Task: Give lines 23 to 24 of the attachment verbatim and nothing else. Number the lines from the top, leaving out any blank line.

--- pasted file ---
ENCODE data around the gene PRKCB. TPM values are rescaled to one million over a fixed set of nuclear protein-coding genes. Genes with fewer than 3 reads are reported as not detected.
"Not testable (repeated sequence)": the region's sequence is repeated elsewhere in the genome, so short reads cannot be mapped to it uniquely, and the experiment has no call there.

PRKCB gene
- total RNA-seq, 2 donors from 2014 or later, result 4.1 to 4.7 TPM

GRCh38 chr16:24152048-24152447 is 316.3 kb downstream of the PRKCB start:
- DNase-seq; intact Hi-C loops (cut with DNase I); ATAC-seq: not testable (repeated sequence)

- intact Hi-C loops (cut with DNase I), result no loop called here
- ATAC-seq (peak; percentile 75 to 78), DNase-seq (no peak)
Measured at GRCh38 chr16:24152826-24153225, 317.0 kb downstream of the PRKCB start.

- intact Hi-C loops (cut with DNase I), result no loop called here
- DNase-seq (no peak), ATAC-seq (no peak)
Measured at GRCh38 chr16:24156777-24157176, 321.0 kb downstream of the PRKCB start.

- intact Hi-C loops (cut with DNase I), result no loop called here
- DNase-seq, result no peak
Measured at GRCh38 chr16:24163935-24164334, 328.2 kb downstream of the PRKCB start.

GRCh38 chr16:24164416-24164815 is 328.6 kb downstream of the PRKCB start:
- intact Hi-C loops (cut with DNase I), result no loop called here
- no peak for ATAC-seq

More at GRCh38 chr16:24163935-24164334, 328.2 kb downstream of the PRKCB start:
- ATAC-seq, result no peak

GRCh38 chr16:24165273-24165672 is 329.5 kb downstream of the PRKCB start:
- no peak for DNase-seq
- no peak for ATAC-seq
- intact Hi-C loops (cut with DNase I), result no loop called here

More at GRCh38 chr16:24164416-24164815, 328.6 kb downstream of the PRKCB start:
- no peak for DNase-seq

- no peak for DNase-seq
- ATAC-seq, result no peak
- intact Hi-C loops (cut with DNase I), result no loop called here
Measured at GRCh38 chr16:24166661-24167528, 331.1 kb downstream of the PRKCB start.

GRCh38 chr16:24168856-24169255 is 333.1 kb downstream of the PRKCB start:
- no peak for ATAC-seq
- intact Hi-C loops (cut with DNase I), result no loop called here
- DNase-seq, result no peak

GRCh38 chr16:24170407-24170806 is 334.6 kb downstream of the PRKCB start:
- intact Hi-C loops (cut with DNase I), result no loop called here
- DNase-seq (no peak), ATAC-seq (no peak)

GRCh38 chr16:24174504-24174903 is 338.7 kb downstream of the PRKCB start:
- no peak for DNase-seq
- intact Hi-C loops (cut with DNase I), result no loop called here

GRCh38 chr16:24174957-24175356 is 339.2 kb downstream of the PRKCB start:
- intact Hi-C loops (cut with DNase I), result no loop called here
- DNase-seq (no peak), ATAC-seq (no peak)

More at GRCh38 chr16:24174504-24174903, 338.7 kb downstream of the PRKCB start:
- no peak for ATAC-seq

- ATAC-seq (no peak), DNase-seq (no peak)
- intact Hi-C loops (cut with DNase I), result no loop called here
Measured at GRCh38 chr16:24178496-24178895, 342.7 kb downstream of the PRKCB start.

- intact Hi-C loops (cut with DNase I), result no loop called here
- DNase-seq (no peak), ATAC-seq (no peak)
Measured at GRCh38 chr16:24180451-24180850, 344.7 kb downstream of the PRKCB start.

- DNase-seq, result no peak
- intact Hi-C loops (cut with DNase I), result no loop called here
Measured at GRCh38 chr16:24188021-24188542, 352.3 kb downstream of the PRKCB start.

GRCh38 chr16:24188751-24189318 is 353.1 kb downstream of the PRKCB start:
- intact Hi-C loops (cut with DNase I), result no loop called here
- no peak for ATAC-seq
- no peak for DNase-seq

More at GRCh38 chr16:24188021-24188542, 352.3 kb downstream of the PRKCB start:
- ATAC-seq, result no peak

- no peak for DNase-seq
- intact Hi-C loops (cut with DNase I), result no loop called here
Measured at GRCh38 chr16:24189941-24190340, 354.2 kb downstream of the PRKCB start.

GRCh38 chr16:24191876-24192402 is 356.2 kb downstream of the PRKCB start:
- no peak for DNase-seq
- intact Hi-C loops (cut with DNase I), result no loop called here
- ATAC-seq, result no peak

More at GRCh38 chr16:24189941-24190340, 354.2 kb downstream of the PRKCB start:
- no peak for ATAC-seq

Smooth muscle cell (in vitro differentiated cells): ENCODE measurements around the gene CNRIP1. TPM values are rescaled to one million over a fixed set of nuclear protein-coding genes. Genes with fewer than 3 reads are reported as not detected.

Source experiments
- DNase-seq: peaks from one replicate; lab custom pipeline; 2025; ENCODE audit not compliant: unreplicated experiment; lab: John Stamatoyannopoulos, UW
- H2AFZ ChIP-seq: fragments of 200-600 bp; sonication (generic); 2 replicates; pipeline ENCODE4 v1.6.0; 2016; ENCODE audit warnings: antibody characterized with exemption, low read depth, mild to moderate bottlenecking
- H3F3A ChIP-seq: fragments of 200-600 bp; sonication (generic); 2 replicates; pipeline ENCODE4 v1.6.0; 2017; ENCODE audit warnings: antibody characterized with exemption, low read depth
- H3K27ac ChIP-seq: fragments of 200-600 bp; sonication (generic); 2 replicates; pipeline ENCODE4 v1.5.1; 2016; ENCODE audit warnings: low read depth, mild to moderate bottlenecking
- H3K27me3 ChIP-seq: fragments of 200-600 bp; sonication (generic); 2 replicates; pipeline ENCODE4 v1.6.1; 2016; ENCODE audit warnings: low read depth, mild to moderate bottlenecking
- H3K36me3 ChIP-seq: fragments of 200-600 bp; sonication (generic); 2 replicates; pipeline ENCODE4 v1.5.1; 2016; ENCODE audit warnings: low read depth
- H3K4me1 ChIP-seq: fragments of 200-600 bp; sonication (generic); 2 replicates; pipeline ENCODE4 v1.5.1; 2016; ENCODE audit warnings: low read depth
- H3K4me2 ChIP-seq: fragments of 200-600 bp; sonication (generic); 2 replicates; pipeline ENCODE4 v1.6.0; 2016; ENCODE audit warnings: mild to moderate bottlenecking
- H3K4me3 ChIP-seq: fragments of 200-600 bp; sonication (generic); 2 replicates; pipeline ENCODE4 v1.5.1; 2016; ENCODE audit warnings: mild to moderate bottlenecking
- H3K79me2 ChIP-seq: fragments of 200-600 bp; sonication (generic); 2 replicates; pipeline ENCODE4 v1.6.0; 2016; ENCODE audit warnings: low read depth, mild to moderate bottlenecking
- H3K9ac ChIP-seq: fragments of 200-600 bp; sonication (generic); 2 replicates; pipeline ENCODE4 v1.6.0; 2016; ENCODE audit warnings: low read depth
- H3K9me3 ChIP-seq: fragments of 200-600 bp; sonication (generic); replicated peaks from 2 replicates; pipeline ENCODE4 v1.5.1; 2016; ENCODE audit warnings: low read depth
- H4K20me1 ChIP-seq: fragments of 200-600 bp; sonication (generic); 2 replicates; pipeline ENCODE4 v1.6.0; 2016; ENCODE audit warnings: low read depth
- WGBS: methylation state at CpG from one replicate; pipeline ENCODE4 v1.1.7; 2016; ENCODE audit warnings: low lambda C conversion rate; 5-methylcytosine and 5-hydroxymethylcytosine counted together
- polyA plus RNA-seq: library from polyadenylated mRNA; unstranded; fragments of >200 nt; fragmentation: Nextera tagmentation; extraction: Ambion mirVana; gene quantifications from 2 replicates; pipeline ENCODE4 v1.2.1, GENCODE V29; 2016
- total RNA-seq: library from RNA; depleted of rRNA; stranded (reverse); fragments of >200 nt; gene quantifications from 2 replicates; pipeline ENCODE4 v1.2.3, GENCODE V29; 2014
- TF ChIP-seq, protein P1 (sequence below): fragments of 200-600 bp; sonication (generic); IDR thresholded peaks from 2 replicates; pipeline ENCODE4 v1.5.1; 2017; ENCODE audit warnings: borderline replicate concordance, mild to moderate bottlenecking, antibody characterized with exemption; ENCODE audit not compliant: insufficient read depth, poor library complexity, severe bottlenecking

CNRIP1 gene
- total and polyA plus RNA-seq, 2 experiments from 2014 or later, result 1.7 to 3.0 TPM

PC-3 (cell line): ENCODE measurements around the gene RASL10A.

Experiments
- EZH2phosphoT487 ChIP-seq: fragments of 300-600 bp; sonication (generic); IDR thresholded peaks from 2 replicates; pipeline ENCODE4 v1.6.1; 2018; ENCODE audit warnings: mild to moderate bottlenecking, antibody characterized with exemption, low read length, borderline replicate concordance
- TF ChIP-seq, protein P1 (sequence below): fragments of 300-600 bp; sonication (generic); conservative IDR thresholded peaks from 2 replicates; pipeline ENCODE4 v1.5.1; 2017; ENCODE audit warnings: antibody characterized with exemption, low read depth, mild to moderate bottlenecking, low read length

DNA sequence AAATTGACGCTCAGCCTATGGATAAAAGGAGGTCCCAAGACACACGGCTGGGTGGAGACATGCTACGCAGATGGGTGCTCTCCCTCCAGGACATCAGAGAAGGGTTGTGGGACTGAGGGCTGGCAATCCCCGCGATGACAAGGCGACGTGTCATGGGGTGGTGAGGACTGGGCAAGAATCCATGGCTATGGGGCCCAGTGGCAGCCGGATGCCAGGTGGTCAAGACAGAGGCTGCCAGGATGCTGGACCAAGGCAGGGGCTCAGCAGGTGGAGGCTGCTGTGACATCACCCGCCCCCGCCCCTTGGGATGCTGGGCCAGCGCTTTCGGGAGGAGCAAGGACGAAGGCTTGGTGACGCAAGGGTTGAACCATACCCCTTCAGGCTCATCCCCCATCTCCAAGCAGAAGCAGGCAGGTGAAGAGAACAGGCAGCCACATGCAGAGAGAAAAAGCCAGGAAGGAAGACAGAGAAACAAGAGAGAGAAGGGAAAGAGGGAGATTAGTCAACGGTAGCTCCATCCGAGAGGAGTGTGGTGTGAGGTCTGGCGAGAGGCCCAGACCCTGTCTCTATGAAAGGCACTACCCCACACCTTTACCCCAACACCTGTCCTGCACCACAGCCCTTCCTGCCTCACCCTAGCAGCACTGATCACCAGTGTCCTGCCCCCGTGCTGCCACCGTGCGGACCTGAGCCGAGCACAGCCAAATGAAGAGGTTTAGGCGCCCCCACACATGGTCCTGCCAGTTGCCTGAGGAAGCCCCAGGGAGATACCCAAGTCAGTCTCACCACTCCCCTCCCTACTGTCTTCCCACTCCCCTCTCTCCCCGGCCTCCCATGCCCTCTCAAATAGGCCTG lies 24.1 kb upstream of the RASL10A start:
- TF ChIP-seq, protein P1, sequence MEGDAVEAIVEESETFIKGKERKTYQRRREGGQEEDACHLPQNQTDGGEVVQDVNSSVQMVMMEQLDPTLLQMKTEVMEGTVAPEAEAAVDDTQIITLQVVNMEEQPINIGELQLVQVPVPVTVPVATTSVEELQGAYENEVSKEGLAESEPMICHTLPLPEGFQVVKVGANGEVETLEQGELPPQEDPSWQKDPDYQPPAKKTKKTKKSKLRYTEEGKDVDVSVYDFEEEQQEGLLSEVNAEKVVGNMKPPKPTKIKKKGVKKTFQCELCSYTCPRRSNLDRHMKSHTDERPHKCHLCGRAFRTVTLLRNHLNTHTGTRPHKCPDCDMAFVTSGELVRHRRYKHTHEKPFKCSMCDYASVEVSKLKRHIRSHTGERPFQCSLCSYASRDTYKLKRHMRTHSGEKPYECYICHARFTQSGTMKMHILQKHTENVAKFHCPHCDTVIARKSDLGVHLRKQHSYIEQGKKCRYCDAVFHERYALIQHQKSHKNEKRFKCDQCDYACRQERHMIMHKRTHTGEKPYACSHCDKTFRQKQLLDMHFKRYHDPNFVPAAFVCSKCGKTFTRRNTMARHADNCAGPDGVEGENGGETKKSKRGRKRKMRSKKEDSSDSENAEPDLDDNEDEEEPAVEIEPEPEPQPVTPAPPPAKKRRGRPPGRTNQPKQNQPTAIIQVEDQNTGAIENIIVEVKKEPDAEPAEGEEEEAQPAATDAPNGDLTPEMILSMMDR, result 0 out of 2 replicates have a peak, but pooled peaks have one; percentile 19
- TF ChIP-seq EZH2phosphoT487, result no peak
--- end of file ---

- no peak for ATAC-seq
- intact Hi-C loops (cut with DNase I), result no loop called here